I couldn't leave the world out for ever, just like, no matter how much I love it, I can’t live in water forever and need solid ground too. I also didn't want to leave out the word forever. I love poetry: sound, musicality, metaphor, paradox... However, the improvised spoken theatre I had seen seemed to always revolve around the idea of a challenge, either in outwitting the other team or in dealing with input explicitly generated by the audience, the faster and cleverer the response the better. What interested me about improvisation was not making jaws drop in this way. Also, the performances I had seen were extremely language-based. And not only in terms of quantity; language was influencing the whole format. Language tends to be logical, linear, and constructed in accordance with very definite rules. Likewise, everything that I saw in these performances had a rational structure and there was no space for the more intangible, elusive, ineffable material, the slippery fish that I was learning to swim with.


Let´s take off!

One of the teachers in Inesperadamente Murcia, Ingo Reulecke, put me on the track of Action Theater. I knew it, there had to be a way to bring water and earth together, great, I can do whatever I want, with no limitation on my form of expression, let’s take off! Well, no. Flying was really the last skill to be learnt, before that I had to learn to use my gills and feet at the same time, and that is precisely what I feel Action Theater training is helping me do.

In my practice I have noticed that language has a tendency to become boss. As soon as a word appears, it seems like that is the key and everything else has to accommodate. Or the word appropriates something else that had been happening and flattens the nuances with too bright a light. Even the poetic and more senseless quality of words can become evasive if my logical mind utilises language as an organising and explaining tool. I've also found that if I just dive into body experience and internal references without anchoring myself to time-space and what is happening around me, I simply disappear into the depths of myself, very pleasantly, I have to say, but it feels too intimate and individual to call it a performance. How to keep breathing under water, not to lose track of the fish, while I remain present on the ground with the people I’m performing with and with the audience? How to let the words get fishy and how to bring the fish out under the sun without killing them?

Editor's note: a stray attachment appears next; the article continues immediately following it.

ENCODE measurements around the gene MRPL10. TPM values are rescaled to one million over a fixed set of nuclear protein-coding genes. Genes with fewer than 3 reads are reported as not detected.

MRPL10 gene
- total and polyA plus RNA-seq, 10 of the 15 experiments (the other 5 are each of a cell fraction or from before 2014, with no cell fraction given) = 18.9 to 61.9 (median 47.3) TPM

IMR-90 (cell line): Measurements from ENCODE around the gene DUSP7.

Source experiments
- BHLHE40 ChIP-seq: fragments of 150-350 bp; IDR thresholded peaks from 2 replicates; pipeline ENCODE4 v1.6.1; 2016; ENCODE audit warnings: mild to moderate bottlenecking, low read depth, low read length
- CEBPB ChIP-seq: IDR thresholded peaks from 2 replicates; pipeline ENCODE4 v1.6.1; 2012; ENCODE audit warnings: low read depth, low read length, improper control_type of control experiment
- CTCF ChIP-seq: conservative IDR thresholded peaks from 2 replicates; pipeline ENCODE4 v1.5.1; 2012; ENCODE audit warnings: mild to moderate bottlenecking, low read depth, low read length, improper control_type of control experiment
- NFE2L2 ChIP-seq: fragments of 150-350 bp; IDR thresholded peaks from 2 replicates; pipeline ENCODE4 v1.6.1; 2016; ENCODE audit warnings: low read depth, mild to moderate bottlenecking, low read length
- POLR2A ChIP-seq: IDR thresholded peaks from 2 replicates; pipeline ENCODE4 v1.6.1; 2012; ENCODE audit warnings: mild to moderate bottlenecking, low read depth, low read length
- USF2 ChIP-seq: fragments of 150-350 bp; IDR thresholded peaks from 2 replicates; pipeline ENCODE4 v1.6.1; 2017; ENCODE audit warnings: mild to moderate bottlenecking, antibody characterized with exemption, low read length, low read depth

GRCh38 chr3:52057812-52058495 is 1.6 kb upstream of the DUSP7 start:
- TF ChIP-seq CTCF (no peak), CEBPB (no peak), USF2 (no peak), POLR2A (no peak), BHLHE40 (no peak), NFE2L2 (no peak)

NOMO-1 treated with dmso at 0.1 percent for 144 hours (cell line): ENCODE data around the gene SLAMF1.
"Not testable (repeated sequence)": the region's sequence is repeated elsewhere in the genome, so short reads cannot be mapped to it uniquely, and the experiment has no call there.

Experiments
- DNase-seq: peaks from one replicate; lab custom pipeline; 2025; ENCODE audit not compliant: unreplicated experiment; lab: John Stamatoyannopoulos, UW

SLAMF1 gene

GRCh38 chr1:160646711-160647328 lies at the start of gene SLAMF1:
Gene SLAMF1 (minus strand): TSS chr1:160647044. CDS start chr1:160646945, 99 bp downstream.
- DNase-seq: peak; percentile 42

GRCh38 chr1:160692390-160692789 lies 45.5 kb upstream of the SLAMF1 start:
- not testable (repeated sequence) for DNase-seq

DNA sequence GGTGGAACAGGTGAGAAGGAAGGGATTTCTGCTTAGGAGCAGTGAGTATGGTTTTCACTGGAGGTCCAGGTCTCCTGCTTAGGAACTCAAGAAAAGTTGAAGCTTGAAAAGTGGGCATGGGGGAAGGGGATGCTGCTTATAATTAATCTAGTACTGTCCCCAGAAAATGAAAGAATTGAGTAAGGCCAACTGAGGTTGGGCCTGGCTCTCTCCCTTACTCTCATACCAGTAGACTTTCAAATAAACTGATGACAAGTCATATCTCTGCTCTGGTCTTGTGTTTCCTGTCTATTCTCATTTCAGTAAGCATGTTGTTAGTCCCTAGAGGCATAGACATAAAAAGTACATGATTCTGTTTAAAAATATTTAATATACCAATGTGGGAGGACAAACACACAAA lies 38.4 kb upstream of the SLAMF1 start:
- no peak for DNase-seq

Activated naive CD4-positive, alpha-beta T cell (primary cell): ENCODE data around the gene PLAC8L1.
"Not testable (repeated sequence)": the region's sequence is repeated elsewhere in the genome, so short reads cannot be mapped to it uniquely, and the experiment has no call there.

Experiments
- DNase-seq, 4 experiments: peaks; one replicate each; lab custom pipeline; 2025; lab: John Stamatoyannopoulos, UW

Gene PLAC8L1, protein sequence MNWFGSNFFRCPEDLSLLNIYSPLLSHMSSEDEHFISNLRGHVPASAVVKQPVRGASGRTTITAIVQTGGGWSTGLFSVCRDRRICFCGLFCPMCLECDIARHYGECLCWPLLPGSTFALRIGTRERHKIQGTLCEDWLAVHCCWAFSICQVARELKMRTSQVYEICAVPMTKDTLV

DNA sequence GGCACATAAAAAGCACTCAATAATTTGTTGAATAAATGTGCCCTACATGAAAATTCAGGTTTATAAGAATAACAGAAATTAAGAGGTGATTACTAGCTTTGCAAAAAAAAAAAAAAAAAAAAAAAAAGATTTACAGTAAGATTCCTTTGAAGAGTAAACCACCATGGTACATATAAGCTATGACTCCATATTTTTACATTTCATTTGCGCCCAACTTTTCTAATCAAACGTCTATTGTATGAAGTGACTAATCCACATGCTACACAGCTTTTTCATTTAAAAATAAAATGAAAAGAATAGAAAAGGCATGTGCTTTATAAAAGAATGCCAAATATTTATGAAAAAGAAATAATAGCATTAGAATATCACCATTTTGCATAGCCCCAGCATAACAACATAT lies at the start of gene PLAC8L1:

Action Theater is proving to be a useful methodology. This training works with body, language and sound free of hierarchies. I often realise that infinite choice can be so overwhelming that I end up falling back on what I know, a bit like finding zillions of ice-cream flavours in a shop. This practice encourages me to fly and invites me to be led by curiosity, wonder and trust. Practising continues to uncover possibilities and keeps me on my toes, so that I don’t get stuck with what is familiar, in terms of material, accessing it or composing it. I am training my earthy awareness of what is happening both outside and inside of me in order to give chances to the subtler or shier fish to show themselves. I am reminded to keep doing my work and only my work while I leave space for the audience, on the ground, to fill with their own fishy business.

María Ferrara